Most Icelanders Oppose EU Membership, University Poll Shows

More than half of Icelanders don’t want the country to join the European Union, a poll by the University of Iceland’s Social Science Research Institute published by RUV showed.

Opposition to joining the 27-nation bloc stood at 54 percent, according to the poll, compared with 56.2 opposition in the February survey commissioned by the Federation of Icelandic Industries. Support for joining the EU rose to 27.5 percent, according to the poll, compared with 26.3 percent in a February poll. About 18.7 percent were undecided.

Iceland started EU-entry talks in July 2010 and will probably vote on accession in late 2013. Of a total of 35 negotiating chapters for EU membership, Iceland has opened 13 and completed 10, the EU said in March. The primary challenges relate to agriculture, the environment and fisheries, according to EU Enlargement Commissioner Stefan Fule.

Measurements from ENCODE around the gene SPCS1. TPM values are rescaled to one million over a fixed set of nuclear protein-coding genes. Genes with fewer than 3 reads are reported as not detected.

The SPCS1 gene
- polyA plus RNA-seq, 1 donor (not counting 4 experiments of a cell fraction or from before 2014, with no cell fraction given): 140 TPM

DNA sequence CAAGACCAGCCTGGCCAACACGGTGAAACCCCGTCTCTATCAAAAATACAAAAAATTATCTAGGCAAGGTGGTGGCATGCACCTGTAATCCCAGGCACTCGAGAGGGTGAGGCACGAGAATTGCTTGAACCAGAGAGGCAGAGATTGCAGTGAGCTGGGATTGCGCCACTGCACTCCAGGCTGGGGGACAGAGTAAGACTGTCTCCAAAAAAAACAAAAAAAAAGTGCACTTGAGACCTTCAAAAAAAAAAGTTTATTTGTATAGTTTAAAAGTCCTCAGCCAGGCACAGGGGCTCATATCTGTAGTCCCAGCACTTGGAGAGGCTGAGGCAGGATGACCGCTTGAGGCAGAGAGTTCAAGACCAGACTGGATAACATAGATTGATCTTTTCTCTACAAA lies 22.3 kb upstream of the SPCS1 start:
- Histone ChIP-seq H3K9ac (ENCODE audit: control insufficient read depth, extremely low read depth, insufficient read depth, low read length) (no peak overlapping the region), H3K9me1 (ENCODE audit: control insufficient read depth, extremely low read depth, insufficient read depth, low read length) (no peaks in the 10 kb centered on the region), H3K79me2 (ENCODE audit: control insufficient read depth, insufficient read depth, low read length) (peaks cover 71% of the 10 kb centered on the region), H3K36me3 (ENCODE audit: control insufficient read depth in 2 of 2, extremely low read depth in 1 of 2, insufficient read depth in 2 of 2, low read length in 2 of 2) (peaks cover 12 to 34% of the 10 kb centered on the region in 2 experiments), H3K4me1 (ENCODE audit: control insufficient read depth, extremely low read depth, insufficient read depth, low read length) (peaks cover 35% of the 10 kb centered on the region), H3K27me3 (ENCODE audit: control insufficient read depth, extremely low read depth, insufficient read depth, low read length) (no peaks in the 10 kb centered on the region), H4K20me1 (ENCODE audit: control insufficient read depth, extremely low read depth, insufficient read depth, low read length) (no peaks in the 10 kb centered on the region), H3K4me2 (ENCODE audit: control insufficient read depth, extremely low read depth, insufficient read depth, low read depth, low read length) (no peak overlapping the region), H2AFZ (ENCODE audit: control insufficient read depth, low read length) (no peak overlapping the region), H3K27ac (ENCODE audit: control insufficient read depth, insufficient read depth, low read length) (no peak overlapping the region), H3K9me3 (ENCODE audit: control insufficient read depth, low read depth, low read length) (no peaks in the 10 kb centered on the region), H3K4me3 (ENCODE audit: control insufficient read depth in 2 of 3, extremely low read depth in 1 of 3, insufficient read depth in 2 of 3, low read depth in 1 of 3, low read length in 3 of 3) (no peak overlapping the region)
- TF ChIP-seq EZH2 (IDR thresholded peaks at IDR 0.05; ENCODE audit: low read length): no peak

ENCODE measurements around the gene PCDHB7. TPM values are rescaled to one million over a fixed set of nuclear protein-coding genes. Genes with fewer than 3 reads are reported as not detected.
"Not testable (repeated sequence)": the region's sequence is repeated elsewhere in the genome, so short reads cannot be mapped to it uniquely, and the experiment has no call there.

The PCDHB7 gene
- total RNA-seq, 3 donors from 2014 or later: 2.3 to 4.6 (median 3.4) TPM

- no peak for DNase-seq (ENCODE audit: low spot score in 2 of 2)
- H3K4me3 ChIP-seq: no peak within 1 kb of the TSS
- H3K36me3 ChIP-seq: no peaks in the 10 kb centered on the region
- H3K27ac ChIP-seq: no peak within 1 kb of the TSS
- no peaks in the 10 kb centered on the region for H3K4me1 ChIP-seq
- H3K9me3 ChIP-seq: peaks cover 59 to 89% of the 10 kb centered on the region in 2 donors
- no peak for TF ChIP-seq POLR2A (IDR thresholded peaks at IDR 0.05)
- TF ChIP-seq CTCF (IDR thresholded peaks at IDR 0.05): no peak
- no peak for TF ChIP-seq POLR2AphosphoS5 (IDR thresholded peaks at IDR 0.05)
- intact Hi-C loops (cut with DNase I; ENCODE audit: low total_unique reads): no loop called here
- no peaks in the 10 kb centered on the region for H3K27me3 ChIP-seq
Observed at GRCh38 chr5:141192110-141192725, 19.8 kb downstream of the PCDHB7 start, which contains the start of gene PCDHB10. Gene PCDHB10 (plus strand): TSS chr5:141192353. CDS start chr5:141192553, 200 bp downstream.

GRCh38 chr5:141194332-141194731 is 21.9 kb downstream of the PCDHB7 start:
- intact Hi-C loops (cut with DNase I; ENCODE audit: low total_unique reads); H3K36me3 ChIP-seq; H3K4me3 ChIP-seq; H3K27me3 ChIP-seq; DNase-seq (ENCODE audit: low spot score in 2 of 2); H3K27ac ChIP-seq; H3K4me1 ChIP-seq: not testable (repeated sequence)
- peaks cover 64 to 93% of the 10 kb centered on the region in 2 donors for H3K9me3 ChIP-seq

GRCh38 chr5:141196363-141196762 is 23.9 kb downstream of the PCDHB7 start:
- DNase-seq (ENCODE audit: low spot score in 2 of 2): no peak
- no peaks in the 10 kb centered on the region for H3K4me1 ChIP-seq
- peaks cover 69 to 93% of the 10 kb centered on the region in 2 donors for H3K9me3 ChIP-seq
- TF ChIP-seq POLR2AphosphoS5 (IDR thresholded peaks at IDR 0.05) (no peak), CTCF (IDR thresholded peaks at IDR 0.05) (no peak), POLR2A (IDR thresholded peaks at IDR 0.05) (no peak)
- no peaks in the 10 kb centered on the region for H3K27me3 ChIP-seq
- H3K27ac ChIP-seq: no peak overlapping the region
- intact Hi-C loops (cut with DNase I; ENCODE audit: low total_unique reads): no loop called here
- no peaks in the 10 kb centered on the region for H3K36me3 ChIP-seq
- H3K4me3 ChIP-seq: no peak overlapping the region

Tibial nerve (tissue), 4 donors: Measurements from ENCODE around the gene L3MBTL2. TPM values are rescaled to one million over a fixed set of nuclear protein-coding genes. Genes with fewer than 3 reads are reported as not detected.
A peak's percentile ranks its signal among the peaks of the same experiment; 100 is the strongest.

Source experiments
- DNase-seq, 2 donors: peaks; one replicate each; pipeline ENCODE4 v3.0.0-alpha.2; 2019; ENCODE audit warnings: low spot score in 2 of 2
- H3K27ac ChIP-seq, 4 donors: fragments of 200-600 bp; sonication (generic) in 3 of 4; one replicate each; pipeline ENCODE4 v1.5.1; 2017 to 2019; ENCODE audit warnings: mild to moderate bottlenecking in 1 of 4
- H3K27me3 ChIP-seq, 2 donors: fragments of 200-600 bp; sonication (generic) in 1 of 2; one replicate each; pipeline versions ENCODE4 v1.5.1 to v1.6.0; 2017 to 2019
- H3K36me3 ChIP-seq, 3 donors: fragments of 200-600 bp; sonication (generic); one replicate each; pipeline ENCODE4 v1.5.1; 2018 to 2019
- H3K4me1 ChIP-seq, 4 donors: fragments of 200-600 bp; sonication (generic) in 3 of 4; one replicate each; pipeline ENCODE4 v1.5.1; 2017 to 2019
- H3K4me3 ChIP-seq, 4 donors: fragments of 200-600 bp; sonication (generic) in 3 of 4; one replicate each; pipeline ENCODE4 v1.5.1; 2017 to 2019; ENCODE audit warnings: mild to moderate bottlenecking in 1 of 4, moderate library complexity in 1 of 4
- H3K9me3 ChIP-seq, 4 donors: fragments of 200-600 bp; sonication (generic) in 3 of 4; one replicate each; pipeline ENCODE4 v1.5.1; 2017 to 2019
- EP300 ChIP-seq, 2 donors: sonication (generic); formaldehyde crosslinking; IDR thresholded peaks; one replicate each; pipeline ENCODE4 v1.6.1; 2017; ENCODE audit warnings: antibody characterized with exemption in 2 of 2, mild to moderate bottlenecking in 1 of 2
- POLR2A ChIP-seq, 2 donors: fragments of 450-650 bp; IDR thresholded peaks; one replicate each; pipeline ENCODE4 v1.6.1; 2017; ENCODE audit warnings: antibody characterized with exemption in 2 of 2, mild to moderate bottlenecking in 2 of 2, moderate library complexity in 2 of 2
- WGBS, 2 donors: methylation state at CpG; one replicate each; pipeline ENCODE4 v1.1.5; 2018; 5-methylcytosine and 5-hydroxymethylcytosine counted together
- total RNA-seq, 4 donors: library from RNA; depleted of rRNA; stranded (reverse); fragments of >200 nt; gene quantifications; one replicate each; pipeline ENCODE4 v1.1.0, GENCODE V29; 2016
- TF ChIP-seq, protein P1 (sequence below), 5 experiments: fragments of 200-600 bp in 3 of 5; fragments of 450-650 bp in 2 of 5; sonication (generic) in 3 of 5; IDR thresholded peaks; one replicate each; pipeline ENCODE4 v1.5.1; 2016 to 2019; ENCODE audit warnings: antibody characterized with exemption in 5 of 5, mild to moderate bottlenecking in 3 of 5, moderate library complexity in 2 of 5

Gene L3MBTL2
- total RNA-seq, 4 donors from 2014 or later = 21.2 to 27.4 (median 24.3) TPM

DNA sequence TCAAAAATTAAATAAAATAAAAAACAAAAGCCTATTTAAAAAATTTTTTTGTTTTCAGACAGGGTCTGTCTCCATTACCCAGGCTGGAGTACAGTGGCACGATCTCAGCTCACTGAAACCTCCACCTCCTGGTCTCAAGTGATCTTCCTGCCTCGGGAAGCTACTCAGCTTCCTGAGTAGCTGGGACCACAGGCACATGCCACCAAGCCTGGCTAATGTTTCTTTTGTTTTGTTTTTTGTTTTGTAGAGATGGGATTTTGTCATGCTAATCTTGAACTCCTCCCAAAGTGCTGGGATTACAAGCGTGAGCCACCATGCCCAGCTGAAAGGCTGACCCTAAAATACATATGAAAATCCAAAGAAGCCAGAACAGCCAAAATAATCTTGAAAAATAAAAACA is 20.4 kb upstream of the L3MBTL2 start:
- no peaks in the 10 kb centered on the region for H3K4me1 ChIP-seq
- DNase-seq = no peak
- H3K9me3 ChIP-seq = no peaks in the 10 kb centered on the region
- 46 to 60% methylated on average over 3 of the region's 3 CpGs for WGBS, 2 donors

The institute polled 1,900 people and had 67 percent response rate. No margin of error was provided.

To contact the reporter on this story: Omar R. Valdimarsson in Reykjavik valdimarsson@bloomberg.net.

To contact the editor responsible for this story: Jonas Bergman at jbergman@bloomberg.net

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